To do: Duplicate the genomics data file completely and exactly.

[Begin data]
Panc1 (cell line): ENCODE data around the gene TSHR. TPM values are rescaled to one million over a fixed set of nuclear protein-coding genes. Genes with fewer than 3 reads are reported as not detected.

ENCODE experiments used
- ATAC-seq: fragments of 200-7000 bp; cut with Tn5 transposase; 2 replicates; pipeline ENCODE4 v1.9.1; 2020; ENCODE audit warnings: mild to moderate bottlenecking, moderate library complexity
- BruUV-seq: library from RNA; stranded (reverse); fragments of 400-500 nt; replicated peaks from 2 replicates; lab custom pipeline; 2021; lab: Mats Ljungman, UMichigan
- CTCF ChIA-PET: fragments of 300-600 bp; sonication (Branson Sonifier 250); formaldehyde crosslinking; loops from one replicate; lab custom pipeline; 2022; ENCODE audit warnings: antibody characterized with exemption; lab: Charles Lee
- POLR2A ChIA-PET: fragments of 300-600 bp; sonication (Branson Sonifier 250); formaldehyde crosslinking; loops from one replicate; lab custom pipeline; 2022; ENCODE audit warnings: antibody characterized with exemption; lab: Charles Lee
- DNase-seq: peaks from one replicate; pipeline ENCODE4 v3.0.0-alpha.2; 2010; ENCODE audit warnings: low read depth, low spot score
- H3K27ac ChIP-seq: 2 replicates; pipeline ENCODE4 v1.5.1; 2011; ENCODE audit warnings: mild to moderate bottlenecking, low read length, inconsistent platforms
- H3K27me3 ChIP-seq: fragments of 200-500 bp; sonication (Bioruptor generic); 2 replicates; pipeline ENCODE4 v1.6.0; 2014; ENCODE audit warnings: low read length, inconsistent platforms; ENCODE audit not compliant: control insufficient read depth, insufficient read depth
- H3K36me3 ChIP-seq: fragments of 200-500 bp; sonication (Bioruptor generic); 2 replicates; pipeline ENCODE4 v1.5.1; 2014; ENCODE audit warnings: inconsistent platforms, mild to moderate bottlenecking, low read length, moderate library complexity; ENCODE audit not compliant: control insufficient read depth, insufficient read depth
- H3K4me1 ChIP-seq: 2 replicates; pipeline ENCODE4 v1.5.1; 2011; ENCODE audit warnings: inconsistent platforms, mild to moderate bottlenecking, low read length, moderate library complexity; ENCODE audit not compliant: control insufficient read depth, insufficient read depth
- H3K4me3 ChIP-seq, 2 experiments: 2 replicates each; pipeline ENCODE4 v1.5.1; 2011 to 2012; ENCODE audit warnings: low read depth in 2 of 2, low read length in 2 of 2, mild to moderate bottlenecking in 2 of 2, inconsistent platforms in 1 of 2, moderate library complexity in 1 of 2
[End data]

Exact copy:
Panc1 (cell line): ENCODE data around the gene TSHR. TPM values are rescaled to one million over a fixed set of nuclear protein-coding genes. Genes with fewer than 3 reads are reported as not detected.

ENCODE experiments used
- ATAC-seq: fragments of 200-7000 bp; cut with Tn5 transposase; 2 replicates; pipeline ENCODE4 v1.9.1; 2020; ENCODE audit warnings: mild to moderate bottlenecking, moderate library complexity
- BruUV-seq: library from RNA; stranded (reverse); fragments of 400-500 nt; replicated peaks from 2 replicates; lab custom pipeline; 2021; lab: Mats Ljungman, UMichigan
- CTCF ChIA-PET: fragments of 300-600 bp; sonication (Branson Sonifier 250); formaldehyde crosslinking; loops from one replicate; lab custom pipeline; 2022; ENCODE audit warnings: antibody characterized with exemption; lab: Charles Lee
- POLR2A ChIA-PET: fragments of 300-600 bp; sonication (Branson Sonifier 250); formaldehyde crosslinking; loops from one replicate; lab custom pipeline; 2022; ENCODE audit warnings: antibody characterized with exemption; lab: Charles Lee
- DNase-seq: peaks from one replicate; pipeline ENCODE4 v3.0.0-alpha.2; 2010; ENCODE audit warnings: low read depth, low spot score
- H3K27ac ChIP-seq: 2 replicates; pipeline ENCODE4 v1.5.1; 2011; ENCODE audit warnings: mild to moderate bottlenecking, low read length, inconsistent platforms
- H3K27me3 ChIP-seq: fragments of 200-500 bp; sonication (Bioruptor generic); 2 replicates; pipeline ENCODE4 v1.6.0; 2014; ENCODE audit warnings: low read length, inconsistent platforms; ENCODE audit not compliant: control insufficient read depth, insufficient read depth
- H3K36me3 ChIP-seq: fragments of 200-500 bp; sonication (Bioruptor generic); 2 replicates; pipeline ENCODE4 v1.5.1; 2014; ENCODE audit warnings: inconsistent platforms, mild to moderate bottlenecking, low read length, moderate library complexity; ENCODE audit not compliant: control insufficient read depth, insufficient read depth
- H3K4me1 ChIP-seq: 2 replicates; pipeline ENCODE4 v1.5.1; 2011; ENCODE audit warnings: inconsistent platforms, mild to moderate bottlenecking, low read length, moderate library complexity; ENCODE audit not compliant: control insufficient read depth, insufficient read depth
- H3K4me3 ChIP-seq, 2 experiments: 2 replicates each; pipeline ENCODE4 v1.5.1; 2011 to 2012; ENCODE audit warnings: low read depth in 2 of 2, low read length in 2 of 2, mild to moderate bottlenecking in 2 of 2, inconsistent platforms in 1 of 2, moderate library complexity in 1 of 2